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narrow: escape includepats/excludepats when sending over the wire
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Authored by spectral on Mar 13 2020, 12:12 AM.

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durin42
martinvonz
marmoute
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hg-reviewers
Summary

The escaping chosen was RFC 4180-like in that it wraps the values that are to be
escaped in double quote (") characters, and doubles any embedded double quote
characters. It differs from RFC 4180 in what is escaped; the escaping is only
applied if the item contains a , character or starts with a " character. RFC
4180 states that " characters embedded in a value that isn't escaped are not
allowed, and it also states that \r and \n characters should trigger an item to
be escaped.

The differences from RFC 4180 are intentional:

  • the include and exclude patterns can't contain a , character today (that's what's being fixed), so surrounding them in " characters won't really change anything.
  • the include and exclude patterns today can't start with a " character, so by *not* escaping all strings that have an embedded " unless they start with a " character (for future compatibility), we maintain BC.
  • the include and exclude patterns aren't multi-line, so \r and \n are irrelevant (and technically allowed in the patterns, though Mercurial is generally unable to reason about filenames that contain newlines).

Alternatives considered:

Full RFC 4180 encoding and decoding:

  • this would have been a breaking change for any include/exclude pattern that includes a " in the name if a new client talks to an old server. This is quite unlikely to cause problems in practice, but was easy to avoid.
  • this would have required the decoder to handle \r and \n characters specially, which would complicate it significantly.
  • the csv module in Python would have provided this to us, but it requires str on python3, and we only have bytes. It's not generically safe to convert these patterns to str, though perhaps roundtripping the string through fsencode and fsdecode would have been acceptable?

Other escaping mechanisms:

  • the original version of this change did use a different (home-grown) escaping mechanism. This received pushback during review.
  • using \ escaping (\->\\, and , -> \,) is annoying to decode, though overall pretty similar to what we have to do here. It would introduce significantly more changes for cross-platform and cross-version compatibility, however, as a server that encounters a string with \, can't know if the client is escaping a comma, or if the client is old and the path ends in a backslash (among other ambiguities).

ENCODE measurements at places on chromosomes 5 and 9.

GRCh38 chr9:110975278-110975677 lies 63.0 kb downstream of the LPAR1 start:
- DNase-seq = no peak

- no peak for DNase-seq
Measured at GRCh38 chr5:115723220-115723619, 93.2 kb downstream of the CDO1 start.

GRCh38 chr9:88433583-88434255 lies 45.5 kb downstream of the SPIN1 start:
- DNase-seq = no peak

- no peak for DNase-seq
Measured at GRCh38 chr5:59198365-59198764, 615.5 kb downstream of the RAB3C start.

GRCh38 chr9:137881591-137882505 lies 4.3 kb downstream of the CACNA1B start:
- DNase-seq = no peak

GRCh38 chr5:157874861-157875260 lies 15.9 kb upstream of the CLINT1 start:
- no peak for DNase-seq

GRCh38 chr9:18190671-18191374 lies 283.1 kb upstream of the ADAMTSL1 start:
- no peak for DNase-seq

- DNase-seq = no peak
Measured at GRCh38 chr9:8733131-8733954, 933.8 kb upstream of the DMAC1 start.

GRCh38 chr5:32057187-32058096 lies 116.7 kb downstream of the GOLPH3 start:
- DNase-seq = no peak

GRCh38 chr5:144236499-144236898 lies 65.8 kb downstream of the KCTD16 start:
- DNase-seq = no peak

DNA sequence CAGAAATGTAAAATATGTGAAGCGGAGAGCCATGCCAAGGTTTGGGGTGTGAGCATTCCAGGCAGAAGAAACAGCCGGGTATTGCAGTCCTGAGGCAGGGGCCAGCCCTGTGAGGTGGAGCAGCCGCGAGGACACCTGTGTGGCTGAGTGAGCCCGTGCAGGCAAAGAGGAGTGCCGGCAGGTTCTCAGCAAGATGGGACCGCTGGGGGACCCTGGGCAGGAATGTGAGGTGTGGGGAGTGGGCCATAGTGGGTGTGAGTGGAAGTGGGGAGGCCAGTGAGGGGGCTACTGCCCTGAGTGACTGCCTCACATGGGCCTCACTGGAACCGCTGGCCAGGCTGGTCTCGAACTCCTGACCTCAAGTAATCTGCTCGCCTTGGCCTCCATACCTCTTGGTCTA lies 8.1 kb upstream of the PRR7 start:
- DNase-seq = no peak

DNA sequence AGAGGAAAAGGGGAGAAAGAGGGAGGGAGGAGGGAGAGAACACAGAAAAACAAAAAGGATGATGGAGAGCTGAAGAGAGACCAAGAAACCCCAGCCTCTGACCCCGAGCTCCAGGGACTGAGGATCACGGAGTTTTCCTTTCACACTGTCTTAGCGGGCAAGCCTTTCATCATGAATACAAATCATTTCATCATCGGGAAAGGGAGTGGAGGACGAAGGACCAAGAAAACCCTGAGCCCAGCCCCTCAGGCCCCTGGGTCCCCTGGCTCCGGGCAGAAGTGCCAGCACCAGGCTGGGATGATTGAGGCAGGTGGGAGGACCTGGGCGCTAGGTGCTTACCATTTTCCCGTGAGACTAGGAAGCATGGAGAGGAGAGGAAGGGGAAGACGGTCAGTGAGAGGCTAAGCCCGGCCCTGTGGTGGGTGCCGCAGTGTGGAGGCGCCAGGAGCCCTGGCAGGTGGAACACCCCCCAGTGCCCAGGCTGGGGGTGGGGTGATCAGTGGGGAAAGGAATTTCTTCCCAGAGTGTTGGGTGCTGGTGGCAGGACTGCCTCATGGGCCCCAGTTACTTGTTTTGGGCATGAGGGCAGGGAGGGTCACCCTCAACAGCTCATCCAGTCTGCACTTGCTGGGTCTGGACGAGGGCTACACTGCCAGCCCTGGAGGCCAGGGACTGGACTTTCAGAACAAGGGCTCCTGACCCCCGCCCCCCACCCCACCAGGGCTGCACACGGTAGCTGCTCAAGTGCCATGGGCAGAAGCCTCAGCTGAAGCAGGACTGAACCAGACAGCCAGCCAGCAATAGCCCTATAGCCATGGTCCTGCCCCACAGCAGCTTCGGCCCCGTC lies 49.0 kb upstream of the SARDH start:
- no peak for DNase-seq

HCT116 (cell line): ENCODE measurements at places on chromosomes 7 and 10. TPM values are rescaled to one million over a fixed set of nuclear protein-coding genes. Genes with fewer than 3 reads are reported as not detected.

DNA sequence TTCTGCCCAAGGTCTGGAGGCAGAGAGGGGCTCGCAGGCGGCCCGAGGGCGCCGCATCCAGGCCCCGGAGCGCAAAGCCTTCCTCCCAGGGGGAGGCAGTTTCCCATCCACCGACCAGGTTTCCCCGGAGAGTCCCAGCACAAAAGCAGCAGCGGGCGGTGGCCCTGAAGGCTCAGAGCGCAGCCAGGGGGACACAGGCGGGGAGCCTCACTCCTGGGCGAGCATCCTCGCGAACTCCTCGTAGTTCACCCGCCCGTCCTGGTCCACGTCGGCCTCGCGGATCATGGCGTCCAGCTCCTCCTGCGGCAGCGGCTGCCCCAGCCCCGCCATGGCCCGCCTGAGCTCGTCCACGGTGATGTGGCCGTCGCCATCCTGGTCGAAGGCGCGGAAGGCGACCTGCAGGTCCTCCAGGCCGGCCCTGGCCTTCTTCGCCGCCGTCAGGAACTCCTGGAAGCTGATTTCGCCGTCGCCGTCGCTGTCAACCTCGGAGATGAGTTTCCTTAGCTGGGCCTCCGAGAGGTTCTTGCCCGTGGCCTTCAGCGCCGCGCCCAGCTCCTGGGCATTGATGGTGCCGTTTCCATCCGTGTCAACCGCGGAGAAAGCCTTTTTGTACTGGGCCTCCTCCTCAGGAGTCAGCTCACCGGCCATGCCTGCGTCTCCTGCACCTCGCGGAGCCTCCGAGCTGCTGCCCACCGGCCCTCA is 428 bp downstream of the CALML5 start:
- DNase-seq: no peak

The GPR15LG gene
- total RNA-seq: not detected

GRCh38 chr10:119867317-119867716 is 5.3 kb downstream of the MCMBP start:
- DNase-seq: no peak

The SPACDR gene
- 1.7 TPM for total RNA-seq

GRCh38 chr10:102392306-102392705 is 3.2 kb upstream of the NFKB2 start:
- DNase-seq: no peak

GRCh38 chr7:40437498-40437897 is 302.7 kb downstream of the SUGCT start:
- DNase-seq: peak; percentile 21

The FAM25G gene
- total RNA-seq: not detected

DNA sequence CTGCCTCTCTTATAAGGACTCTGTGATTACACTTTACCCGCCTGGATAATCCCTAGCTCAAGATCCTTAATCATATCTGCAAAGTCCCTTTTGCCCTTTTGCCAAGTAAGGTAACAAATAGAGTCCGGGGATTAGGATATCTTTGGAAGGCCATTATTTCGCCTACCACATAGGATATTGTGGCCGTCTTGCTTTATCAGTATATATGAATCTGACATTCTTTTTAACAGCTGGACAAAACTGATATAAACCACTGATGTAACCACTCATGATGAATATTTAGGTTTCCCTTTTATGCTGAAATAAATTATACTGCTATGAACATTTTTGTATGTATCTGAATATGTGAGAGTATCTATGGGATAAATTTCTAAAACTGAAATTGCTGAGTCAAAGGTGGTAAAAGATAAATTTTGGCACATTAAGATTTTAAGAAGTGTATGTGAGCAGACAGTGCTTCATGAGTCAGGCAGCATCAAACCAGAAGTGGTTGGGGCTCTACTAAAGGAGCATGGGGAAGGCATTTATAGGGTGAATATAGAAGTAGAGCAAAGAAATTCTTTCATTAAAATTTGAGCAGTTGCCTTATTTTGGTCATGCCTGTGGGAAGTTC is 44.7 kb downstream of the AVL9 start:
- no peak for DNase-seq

• using the existing batch escaping would likely have worked, but would introduce cross-version ambiguities if any path contained a : character followed by one of the four characters used in that escaping mechanism. The author does not know if their deployment has any paths with these character sequences in them, so decided to err on the side of caution.

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spectral created this revision.Mar 13 2020, 12:12 AM

The Windows path changes seem like a good idea.

Would quoting paths with commas eliminate the need for custom escaping? I don't feel strongly about it, but custom escaping always feels weird to me. (I fact, a coworker did some homebrew escaping for CSV files a few days ago, but I forget how it ultimately ended up.)

spectral updated this revision to Diff 20767.Mar 13 2020, 1:21 AM

The Windows path changes seem like a good idea.
Would quoting paths with commas eliminate the need for custom escaping? I don't feel strongly about it, but custom escaping always feels weird to me. (I fact, a coworker did some homebrew escaping for CSV files a few days ago, but I forget how it ultimately ended up.)

Let me play with that a bit, I think it'll work and be detectable on the server since the first character can't currently be a double-quote, so there wouldn't really be any BC issues aside from the pconvert (which wouldn't be as important anymore, but still probably a good idea?)

The Windows path changes seem like a good idea.
Would quoting paths with commas eliminate the need for custom escaping? I don't feel strongly about it, but custom escaping always feels weird to me. (I fact, a coworker did some homebrew escaping for CSV files a few days ago, but I forget how it ultimately ended up.)

Let me play with that a bit, I think it'll work and be detectable on the server since the first character can't currently be a double-quote, so there wouldn't really be any BC issues aside from the pconvert (which wouldn't be as important anymore, but still probably a good idea?)

It's a little weird to me that there's no step corresponding to pconvert() in the decoding function. Maybe we should do the pconvert() step outside encodecsvpaths(), maybe in narrowspec.normalizepattern()? However, that would make it impossible to have backslashes in paths in the narrowspec on Windows even after this patch (because they would always be converted to slashes), including narrowspecs returned from the server. However^2, maybe it wouldn't work to check out such paths on Windows anyway, so it doesn't really matter (so it's fine to call pconvert())?

marmoute requested changes to this revision.Mar 13 2020, 4:58 AM
marmoute added a subscriber: marmoute.

The escaping scheme is a bit puzzling to me. Coudl we use something more standard for this ? (like urlencode).

(requesting change of the function name. Now that we can, lets make them readable)

mercurial/wireprototypes.py
182

Let's name it encode_csv_paths now that _ are permitted. It woul dbe easier to read.

219

Let's name it decode_csv_paths now that _ are permitted. It woul dbe easier to read.

This revision now requires changes to proceed.Mar 13 2020, 4:58 AM

The Windows path changes seem like a good idea.
Would quoting paths with commas eliminate the need for custom escaping? I don't feel strongly about it, but custom escaping always feels weird to me. (I fact, a coworker did some homebrew escaping for CSV files a few days ago, but I forget how it ultimately ended up.)

Let me play with that a bit, I think it'll work and be detectable on the server since the first character can't currently be a double-quote, so there wouldn't really be any BC issues aside from the pconvert (which wouldn't be as important anymore, but still probably a good idea?)